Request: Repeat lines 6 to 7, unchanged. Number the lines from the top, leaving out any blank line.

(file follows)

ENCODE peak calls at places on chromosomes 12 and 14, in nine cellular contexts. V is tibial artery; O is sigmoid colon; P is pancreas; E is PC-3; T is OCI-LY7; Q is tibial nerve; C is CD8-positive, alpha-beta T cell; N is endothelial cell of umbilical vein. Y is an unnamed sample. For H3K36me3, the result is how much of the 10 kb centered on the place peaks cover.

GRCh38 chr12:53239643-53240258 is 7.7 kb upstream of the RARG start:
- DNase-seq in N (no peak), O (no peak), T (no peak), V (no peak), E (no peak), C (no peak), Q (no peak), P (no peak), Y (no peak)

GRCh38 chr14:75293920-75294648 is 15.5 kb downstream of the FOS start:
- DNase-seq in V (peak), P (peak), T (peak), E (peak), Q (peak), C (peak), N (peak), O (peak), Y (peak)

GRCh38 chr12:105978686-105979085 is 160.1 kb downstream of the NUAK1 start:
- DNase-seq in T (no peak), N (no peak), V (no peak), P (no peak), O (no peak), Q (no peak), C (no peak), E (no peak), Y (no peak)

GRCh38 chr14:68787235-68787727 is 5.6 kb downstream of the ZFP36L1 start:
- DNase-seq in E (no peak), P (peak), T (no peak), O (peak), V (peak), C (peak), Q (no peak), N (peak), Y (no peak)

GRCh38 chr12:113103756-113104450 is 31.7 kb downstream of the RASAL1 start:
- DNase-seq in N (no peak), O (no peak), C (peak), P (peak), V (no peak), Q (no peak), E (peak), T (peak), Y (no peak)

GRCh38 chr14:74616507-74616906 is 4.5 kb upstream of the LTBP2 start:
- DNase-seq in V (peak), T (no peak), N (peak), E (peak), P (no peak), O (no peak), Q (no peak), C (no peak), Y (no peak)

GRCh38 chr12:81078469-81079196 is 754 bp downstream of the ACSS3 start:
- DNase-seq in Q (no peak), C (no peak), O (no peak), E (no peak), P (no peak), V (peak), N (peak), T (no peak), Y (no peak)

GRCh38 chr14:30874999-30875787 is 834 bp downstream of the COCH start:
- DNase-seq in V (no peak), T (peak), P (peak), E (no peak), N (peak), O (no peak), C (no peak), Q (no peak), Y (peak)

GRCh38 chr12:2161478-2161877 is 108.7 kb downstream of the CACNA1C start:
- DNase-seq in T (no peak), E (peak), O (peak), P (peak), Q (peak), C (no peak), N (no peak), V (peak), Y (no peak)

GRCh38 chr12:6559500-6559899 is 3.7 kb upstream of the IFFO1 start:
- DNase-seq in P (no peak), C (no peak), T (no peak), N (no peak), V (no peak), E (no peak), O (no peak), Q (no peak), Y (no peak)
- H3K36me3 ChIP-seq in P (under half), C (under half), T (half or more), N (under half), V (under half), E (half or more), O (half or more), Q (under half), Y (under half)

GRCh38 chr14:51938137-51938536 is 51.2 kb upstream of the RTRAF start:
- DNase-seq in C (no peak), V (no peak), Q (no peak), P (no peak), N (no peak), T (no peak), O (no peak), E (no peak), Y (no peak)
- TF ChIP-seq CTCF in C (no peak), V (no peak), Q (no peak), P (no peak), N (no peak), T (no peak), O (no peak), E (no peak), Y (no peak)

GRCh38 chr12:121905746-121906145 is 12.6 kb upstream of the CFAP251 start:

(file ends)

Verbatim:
GRCh38 chr12:105978686-105979085 is 160.1 kb downstream of the NUAK1 start:
- DNase-seq in T (no peak), N (no peak), V (no peak), P (no peak), O (no peak), Q (no peak), C (no peak), E (no peak), Y (no peak)